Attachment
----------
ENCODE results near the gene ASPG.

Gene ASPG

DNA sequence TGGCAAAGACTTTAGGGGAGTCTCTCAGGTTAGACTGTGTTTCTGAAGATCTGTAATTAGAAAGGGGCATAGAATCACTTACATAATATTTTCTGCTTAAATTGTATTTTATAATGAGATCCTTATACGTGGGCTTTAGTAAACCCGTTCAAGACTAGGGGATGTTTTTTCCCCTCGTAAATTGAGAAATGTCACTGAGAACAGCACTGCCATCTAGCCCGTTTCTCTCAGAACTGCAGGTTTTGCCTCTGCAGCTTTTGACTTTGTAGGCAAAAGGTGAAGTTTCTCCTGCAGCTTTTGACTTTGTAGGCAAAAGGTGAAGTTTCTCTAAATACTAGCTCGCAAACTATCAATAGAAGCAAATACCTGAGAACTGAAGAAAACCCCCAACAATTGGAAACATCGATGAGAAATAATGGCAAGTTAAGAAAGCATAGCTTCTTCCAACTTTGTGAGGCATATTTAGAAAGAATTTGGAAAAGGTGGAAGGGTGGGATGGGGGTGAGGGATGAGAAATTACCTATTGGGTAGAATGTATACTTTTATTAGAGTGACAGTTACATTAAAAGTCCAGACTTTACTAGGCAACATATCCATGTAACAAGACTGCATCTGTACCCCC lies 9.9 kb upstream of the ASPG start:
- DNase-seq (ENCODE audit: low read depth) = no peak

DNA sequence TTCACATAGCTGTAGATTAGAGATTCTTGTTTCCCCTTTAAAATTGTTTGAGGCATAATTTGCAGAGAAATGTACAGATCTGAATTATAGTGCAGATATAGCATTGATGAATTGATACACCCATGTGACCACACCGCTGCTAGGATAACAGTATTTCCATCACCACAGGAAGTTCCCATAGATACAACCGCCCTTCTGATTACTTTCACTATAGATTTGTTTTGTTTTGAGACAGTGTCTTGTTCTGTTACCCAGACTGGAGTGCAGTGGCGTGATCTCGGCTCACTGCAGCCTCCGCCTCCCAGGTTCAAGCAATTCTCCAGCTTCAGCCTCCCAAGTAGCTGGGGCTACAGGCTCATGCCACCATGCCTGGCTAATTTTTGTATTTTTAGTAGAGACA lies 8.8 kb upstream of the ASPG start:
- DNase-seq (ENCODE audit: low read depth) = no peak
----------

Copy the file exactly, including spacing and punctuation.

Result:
ENCODE results near the gene ASPG.

Gene ASPG

DNA sequence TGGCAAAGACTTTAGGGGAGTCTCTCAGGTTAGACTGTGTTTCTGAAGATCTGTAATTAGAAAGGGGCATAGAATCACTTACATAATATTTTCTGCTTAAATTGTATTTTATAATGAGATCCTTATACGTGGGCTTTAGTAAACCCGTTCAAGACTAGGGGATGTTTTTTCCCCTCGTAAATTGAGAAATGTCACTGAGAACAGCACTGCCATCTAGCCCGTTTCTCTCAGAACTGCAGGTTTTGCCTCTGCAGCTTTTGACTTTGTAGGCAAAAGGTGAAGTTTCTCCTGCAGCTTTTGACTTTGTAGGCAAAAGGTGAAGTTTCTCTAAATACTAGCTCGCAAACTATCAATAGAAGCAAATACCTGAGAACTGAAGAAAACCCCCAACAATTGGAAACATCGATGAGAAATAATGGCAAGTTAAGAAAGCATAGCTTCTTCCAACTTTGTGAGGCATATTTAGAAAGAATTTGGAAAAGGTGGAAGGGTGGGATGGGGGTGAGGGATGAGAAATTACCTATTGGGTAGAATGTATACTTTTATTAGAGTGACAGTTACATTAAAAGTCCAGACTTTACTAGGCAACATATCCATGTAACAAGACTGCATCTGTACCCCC lies 9.9 kb upstream of the ASPG start:
- DNase-seq (ENCODE audit: low read depth) = no peak

DNA sequence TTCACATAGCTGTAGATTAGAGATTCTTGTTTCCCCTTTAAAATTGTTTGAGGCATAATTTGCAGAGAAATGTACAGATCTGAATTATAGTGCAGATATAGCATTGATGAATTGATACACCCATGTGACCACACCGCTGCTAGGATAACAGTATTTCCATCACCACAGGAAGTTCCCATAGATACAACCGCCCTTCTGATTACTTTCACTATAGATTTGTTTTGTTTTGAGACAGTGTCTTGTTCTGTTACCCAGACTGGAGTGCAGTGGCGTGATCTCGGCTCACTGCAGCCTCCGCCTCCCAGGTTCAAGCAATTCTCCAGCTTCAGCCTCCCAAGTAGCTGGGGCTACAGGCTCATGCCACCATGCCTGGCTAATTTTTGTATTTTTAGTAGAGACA lies 8.8 kb upstream of the ASPG start:
- DNase-seq (ENCODE audit: low read depth) = no peak